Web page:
US will not be lifting any travel restrictions ‘in short term’ over Covid Delta variant

US will not be lifting any travel restrictions ‘in short term’ over Covid Delta variant
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The White House has said that they will “maintain existing travel restrictions” on international travel because of the increasing spread of the Covid-19 Delta variant and rising case rates.

“The more transmissible Delta variant is spreading both here and around the world,” White House Press Secretary Jen Psaki said during a press briefing on Monday. “Driven by the Delta variant, cases are rising here at home, particularly among those who are unvaccinated and appear likely continue to increase in the weeks ahead.”

The decision follows a White House meeting of senior officials late on Friday and means that the restrictions that have stopped large parts of the world’s population from reaching the US since last year won’t be removed in the short term, Reuters reported.

Airlines have been pushing the White House for months to lift the restrictions in the hope to regain lost ground, but summer travel to the US by Europeans and others covered by the restrictions now seems unlikely.

The United States currently prohibits most non-US citizens from entering the country if they in the last two weeks have visited the UK, the 26 Schengen nations in Europe without border checks, Ireland, China, India, South Africa, Iran, and Brazil.

The travel restrictions were first imposed by the Trump administration against China in January 2020. India was the most recent country to be added to the list of restricted countries in early May.

The US Department of Homeland Security said last week that land borders with Canada and Mexico would remain closed until at least 21 August even as Canada has said they would open the border to fully vaccinated Americans on 9 August.

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During a joint press conference with German Chancellor Angela Merkel on 15 July, President Joe Biden was asked when US travel would be opened up to Europeans. He said he would “be able to answer that question... within the next several days”.

Ms Merkel said any decision to open up would have to be a “sustainable decision. It is certainly not sensible to have to take it back after only a few days”.

Cases in the US have spiked since that press briefing. The director of the Centres for Disease Control and Prevention (CDC) Rochelle Walensky said on Thursday that the seven day average of cases in the US had risen 53 per cent compared to the week before.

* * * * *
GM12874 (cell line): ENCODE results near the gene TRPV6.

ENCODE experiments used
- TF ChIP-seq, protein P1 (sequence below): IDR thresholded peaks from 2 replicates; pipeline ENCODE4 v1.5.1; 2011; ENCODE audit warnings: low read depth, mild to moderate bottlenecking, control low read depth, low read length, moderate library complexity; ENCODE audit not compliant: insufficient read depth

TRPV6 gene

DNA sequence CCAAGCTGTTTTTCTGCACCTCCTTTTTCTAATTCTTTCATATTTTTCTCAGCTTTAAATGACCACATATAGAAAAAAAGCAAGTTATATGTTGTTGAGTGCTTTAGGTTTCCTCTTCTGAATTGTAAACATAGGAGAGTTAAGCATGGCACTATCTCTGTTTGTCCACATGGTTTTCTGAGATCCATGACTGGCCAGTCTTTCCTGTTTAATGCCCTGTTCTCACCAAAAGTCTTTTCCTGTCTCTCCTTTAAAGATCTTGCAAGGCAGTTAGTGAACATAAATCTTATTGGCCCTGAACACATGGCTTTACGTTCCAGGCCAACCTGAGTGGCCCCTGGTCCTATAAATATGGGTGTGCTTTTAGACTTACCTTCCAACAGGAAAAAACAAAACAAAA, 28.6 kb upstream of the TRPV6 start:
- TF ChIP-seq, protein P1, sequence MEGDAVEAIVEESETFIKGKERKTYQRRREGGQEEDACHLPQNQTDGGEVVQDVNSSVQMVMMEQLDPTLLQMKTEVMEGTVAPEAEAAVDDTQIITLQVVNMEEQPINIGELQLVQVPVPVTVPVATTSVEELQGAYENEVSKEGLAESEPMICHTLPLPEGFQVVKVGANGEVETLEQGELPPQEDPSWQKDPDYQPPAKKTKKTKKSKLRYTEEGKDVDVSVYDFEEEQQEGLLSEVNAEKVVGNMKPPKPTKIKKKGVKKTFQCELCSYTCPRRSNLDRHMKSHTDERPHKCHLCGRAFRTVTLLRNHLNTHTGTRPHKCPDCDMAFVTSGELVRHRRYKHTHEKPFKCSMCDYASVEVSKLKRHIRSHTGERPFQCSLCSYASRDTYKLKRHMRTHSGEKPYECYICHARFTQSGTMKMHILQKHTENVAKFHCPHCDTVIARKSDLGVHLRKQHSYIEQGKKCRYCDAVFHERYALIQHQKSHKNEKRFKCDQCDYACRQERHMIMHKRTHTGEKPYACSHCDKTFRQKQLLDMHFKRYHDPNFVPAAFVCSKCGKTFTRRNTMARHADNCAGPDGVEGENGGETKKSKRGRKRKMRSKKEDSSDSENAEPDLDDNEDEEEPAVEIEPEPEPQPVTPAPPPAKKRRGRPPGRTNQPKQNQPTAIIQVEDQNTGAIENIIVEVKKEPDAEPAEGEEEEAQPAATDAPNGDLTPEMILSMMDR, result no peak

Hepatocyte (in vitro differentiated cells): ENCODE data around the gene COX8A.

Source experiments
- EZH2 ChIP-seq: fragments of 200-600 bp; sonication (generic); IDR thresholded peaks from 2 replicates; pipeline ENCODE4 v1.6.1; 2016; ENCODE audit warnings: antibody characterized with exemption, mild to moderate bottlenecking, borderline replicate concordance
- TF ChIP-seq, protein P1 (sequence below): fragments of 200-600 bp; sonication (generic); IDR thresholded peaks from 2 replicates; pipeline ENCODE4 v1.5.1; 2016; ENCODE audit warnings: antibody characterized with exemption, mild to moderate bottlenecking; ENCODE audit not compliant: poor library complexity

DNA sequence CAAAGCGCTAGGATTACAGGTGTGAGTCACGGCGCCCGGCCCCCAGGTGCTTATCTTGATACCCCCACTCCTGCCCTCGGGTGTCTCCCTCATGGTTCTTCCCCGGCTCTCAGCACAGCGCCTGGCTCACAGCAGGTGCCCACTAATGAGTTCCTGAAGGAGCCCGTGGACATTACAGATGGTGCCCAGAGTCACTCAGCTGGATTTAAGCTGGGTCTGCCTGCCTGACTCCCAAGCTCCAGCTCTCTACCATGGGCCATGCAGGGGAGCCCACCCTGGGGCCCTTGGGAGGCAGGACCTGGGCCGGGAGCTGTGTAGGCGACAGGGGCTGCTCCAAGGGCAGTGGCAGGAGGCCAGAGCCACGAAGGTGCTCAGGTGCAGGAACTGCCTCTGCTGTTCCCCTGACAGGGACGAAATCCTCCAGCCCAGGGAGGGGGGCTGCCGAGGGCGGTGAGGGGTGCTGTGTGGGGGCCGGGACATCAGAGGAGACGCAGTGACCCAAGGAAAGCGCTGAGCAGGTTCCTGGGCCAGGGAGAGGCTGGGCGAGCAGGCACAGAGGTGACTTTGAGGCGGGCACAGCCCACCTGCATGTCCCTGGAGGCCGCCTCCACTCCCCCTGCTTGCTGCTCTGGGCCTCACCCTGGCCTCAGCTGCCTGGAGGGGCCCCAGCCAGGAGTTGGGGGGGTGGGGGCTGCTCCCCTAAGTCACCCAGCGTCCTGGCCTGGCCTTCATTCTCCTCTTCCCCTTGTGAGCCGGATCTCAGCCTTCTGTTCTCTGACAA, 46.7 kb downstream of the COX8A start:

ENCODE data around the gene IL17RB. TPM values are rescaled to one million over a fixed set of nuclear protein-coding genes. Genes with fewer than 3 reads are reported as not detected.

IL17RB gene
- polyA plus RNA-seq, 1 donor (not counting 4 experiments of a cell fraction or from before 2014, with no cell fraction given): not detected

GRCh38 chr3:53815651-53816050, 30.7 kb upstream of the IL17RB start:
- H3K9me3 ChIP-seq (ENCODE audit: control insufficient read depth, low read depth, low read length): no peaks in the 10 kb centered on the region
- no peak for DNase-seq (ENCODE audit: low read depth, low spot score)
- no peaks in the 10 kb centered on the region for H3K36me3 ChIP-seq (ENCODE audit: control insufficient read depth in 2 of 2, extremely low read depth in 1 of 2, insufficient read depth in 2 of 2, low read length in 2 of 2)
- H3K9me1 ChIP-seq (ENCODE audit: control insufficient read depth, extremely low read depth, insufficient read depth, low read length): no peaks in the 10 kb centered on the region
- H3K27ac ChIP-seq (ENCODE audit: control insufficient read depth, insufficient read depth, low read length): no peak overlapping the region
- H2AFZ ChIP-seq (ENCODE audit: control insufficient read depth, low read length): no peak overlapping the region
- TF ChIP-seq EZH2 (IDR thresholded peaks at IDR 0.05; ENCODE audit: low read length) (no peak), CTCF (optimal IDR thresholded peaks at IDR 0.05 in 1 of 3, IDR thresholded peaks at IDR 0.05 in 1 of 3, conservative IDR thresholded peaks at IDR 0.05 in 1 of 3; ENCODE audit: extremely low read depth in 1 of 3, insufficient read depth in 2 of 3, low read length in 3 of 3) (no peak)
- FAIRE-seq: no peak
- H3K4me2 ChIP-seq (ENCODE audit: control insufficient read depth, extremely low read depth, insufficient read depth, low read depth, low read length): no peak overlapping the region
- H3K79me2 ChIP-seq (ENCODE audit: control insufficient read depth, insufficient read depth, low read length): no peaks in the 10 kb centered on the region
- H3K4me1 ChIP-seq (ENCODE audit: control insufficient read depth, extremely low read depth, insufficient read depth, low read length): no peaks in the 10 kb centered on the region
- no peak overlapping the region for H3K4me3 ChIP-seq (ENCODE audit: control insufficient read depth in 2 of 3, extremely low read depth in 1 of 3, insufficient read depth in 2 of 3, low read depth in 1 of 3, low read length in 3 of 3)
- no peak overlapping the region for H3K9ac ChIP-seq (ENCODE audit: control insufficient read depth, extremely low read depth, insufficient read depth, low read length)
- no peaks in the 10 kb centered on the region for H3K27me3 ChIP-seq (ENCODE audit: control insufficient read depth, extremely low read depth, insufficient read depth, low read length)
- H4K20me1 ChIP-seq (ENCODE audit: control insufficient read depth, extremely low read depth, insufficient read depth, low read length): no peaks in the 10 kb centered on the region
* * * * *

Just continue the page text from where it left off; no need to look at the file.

The Delta variant was first detected in India and can now be found in more than 90 countries and makes up 80 per cent of new cases in the US.

Ms Psaki noted during the Monday briefing that the CDC has urged Americans to avoid travelling to the UK because of a rise in cases.

The administration has been criticised by people who have been stopped from seeing their families.

“The administration understands the importance of international travel and is united in wanting to reopen international travel in a safe and sustainable manner,” a White House official said on Monday.

Ms Psaki said on Friday that international travel is “something we would all like to see – not just for tourism, but for families to be reunited”.

“We rely on public health and medical advice on when we’re going to determine changes to be made,” she added.

The Biden administration has not said what metrics they would use to decide when it’s time to open back up. It also hasn’t said if it would remove restrictions on individual countries or if it would focus on improving traveller safety.

The White House has discussed the possibility of mandating vaccinations for international travellers, but a final decision is yet to be made, according to Reuters.

The administration has also been in touch with US airlines to discuss putting in place protocols for international contact tracing before the lifting of travel restrictions.

Early last month, the White House put together interagency working groups along with the European Union, Britain, Canada and Mexico, to figure out how and when to lift border restrictions.

Compulsory Covid-19 testing requirements were imposed by the CDC on almost all international travellers in January.

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